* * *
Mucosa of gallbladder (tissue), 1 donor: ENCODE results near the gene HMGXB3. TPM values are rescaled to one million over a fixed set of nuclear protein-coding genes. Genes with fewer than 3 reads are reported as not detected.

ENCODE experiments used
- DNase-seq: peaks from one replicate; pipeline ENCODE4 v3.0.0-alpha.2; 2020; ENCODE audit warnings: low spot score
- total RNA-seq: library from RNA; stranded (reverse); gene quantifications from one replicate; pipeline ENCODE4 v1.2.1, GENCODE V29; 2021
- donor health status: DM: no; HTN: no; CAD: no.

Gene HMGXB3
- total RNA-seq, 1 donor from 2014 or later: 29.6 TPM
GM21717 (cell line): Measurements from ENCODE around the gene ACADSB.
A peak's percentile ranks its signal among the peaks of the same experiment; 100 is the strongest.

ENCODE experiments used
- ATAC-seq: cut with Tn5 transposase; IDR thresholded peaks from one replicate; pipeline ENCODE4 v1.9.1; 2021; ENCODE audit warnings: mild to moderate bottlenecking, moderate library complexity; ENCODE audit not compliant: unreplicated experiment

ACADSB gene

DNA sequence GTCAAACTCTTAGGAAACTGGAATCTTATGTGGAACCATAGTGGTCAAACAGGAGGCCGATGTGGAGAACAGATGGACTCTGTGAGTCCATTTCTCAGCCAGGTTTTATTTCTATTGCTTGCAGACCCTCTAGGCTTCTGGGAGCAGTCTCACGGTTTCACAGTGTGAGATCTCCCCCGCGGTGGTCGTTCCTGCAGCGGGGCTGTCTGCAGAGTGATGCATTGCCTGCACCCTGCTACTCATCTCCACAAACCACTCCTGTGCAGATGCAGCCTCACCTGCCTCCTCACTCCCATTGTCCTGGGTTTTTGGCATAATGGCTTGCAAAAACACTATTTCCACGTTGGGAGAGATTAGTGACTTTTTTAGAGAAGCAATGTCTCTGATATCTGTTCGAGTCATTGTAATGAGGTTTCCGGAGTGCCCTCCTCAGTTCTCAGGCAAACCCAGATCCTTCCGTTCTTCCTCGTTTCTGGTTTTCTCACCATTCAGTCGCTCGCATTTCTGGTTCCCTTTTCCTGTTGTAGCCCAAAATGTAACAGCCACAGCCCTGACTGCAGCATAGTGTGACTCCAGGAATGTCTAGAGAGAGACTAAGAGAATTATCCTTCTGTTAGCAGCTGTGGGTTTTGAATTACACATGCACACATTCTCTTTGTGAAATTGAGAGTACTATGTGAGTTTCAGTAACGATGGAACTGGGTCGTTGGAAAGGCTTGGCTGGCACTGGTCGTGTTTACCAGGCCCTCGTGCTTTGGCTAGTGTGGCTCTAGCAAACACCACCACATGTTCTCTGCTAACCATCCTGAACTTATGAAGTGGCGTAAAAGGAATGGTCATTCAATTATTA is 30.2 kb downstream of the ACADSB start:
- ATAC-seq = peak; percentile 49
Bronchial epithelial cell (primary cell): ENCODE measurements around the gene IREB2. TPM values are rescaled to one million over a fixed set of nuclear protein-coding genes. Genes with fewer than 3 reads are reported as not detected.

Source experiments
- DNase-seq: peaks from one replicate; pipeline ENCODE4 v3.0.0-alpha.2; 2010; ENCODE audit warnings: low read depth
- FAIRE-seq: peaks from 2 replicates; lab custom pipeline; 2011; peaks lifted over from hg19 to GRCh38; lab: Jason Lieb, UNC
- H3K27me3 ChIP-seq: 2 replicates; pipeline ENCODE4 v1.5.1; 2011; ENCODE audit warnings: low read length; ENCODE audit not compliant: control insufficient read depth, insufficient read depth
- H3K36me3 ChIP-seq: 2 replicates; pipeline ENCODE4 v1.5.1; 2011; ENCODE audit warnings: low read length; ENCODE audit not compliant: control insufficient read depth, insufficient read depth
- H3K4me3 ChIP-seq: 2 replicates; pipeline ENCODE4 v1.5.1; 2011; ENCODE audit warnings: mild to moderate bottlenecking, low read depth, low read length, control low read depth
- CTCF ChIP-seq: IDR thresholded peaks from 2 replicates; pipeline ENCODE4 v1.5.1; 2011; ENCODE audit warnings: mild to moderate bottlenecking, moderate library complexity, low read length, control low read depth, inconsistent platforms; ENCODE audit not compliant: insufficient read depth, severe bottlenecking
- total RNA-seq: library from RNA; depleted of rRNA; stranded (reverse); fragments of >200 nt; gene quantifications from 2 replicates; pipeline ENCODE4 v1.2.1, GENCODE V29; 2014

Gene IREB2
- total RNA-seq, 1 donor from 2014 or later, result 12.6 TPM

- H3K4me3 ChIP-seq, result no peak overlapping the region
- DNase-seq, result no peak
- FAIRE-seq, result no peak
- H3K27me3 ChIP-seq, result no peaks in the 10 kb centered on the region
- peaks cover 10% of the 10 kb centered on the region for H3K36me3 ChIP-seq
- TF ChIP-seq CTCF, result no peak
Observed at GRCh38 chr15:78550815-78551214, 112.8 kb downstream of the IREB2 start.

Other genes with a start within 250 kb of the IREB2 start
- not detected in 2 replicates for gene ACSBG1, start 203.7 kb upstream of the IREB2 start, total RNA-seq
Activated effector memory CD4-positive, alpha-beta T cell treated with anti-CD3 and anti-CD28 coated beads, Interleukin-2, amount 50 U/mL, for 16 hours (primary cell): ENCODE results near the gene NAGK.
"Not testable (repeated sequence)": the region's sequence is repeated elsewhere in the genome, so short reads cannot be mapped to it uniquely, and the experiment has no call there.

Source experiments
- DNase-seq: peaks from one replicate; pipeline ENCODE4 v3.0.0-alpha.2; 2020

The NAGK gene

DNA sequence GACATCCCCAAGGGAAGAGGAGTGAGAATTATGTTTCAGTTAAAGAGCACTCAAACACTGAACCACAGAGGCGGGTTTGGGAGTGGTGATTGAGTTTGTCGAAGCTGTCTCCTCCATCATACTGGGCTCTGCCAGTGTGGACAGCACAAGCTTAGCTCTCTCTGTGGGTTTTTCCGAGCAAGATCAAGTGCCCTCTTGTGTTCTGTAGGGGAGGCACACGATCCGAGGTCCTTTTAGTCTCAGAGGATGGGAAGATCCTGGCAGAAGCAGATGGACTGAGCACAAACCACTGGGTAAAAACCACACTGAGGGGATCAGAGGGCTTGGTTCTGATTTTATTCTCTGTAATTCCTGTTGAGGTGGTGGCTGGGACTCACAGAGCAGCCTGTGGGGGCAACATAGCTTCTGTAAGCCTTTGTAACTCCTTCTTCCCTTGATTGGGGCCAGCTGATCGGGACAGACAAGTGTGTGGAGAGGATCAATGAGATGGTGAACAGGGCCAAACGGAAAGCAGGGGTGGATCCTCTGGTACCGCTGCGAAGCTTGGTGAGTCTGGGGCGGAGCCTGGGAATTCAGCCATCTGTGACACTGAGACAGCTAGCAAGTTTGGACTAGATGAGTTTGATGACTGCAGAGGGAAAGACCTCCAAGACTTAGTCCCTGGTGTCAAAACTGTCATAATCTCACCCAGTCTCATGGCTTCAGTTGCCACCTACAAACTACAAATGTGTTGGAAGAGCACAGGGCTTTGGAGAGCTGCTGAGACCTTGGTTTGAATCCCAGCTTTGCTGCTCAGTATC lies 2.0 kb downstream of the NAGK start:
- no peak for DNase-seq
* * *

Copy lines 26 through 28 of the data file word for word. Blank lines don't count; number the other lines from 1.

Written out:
- H3K4me3 ChIP-seq, result no peak overlapping the region
- DNase-seq, result no peak
- FAIRE-seq, result no peak